Graphic designer Leila Register combines mundane objects with wonderfully playful designs
Following a very unique pathway, it was through her job as a barista that Leila first began her journey as a graphic designer.
- Olivia Hingley
- 10 March 2022
When discussing where she finds her inspiration, Atlanta-based designer Leila Register tells us that she’s “currently inspired by objects that are totally ordinary and non-descript”. But, despite being enamoured with objects as seemingly uninteresting as an intake form at a doctors’ office, a classified ad in a newspaper, or an old receipt, Leila’s work is far from boring. In fact, it’s quite the opposite. Full of inviting colours, playfully abstract shapes and striking type designs, her work is lively, fun and full of personality.
What most draws Leila to such mundane objects is how “there are familiar things to everyone and yet we don't spend a lot of time thinking about how they look”. Expanding on this thinking, Leila explains that “I spend most of my days thinking about and working on the visual design of things, so I think there’s something almost refreshing to me about something with no ostensible style”. A great example of this philosophy, Leila tells us, is Crystal Zapata’s (one of her favourite designers) invitation to an art opening at the MCA which used a parking ticket as the backdrop for the invitation and stylised the event details to match a parking ticket font. “I’m really into that”, Leila says, “I like the idea of forcing yourself to visually adapt to a piece of paper you find on the street.”
Adapting is also something that seems to come naturally to Leila. Studying film at undergrad, Leila often found herself working on design elements, making posters and working on title treatment for friends short films. Explaining that she “never felt entirely comfortable behind a camera” Leila says that “working on these auxiliary – albeit still important – elements of a film felt like a good way to develop my visual voice”. Absurdly, it wasn’t until Leila got a job as a barista in a restaurant that her design pathway really began.
GalleryLeila Register: Grocery Run Club Poster (Copyright © Grocery Run Club, 2020)
Becoming friends with the restaurant’s creative director, Leila began helping her with promotional flyers, menus and social media graphics. It wasn’t long before juggling both her positions became a bit too much, and she decided to quit her barista job and do design work for the restaurant full time. Despite feeling “a lot of insecurity around not having studied design or illustration in any formal sense”, Leila sees her first step as coming at the perfect time: “I was out of my comfort zone, but primarily I was just excited to be doing creative work”, she says. “Over time I grew more comfortable calling myself a designer and started to think of myself as someone with a strong visual sensibility.”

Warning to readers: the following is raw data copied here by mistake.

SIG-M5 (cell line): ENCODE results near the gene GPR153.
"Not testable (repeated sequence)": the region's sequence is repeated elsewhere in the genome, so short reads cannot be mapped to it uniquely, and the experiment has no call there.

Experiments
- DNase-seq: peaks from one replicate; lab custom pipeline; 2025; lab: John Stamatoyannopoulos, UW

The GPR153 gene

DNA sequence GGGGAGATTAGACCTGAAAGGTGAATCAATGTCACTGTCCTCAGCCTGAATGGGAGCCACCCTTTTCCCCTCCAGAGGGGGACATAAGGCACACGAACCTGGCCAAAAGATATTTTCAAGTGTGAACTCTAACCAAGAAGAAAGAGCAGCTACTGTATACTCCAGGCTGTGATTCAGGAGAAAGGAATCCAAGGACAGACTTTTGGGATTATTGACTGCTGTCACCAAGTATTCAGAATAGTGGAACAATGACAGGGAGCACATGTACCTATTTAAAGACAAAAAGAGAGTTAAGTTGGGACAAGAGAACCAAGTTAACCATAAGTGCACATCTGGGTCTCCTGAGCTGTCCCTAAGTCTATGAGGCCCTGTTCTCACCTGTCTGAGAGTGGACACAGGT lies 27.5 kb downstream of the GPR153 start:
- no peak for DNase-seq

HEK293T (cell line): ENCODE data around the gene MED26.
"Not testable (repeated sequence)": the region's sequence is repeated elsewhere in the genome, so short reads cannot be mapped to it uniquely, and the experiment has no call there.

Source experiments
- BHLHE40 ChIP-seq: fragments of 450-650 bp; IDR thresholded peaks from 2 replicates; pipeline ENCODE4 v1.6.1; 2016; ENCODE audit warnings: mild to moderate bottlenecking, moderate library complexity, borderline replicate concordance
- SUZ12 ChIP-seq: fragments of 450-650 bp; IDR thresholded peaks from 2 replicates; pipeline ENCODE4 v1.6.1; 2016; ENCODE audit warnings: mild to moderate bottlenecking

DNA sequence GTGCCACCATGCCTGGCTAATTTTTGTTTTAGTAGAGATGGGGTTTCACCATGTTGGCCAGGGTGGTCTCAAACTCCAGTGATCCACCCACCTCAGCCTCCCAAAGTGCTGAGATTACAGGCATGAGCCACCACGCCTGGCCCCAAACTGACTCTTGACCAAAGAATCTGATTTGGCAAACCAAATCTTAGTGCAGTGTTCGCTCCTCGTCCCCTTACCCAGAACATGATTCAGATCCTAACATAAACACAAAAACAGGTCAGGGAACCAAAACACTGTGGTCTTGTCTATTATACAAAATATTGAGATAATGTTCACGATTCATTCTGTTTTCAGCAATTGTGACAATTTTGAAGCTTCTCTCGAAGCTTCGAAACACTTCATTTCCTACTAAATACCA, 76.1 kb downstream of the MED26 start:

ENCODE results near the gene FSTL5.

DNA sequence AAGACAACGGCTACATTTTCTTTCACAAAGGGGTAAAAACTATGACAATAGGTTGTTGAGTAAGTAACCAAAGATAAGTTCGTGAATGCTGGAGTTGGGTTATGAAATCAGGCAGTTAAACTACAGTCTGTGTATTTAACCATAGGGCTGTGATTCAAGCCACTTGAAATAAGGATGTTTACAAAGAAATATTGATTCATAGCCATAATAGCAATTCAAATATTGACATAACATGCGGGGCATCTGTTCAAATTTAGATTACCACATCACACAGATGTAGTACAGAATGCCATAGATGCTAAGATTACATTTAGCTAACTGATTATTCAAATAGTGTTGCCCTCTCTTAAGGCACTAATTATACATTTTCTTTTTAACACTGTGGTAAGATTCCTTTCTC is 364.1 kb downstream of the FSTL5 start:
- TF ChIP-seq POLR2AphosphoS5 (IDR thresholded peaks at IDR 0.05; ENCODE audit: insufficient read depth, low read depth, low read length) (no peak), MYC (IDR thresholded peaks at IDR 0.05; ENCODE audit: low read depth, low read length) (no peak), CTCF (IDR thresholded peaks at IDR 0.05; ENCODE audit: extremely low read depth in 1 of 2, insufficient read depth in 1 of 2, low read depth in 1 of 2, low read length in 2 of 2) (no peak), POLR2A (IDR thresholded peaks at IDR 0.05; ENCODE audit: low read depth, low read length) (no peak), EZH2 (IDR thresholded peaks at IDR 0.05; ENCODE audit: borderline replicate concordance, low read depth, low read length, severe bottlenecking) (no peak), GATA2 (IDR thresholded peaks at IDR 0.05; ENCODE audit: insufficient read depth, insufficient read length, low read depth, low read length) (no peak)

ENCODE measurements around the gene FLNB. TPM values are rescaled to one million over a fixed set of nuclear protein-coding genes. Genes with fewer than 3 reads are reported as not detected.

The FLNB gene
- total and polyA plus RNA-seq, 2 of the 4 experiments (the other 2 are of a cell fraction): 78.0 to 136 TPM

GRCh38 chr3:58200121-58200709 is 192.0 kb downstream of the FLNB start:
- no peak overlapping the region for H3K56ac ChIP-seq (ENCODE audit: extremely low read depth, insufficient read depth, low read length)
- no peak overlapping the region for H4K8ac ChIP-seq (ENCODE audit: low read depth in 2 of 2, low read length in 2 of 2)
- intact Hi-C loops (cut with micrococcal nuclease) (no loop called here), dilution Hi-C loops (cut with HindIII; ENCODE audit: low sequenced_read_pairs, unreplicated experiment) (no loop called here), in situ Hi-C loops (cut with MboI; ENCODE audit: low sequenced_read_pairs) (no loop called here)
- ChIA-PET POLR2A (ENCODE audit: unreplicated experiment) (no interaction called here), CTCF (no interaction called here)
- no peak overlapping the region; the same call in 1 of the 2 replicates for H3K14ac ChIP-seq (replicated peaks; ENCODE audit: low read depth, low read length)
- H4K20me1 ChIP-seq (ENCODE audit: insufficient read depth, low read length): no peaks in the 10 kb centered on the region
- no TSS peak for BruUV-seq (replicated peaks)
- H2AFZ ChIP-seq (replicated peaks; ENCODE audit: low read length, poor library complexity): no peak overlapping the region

With her design beginnings being heavily rooted in the culinary industry, it seems natural that Leila has continued to work closely with food. A “dream project” for Leila is her work with Grocery Run Club, a Chicago-based initiative founded by Lucy Angel and Jorge Saldarriaga which works with organisations to supply fresh produce and necessities to underserved neighbourhoods in Chicago. Seeking an identity that emulated “vintage grocery ad meets bauhaus” Leila gravitated towards bold colours, textures and patterns. Also looking to incorporate illustrations of fruit and produce, Leila wanted to keep them fairly abstract – playing with the scale and rendering them in unexpected colours.
Whilst Leila’s work is so considered, well executed and consistent, the designer isn’t afraid to admit that she can sometimes be a victim of self-doubt. “I have a lot of anxiety and fear that I have no good ideas left”, she explains. But, she has sure-fire ways to combat these feelings: “I’m really afraid this is a line from Mad Men, but I remember once hearing the advice ‘think about something very hard, and then not at all’.” Leila discusses this pop-culture-inspired approach in line with her project with Goldune – an eco-conscious store whose name roughly translates to vase or vessel in Farsi. Becoming really “obsessed” with different ways to use vase and flower shapes for the identity, Leila says that “by the time I was done thinking about that, I’d already forgotten my own sense of inadequacy. I was too busy being obsessive about vases”.
Now working and growing as Goldune’s in-house designer, Leila is always eager to take on new projects. But, she’s also set high hopes on getting back to making physical things. “My dream is to design a billboard or maybe the side of a truck.”
About the Author
Olivia joined the It’s Nice That team as an editorial assistant in November 2021 and soon became staff writer. A graduate of the University of Edinburgh with a degree in English literature and history, she’s particularly interested in illustration, photography, ceramic design and platforming creativity from the north of England.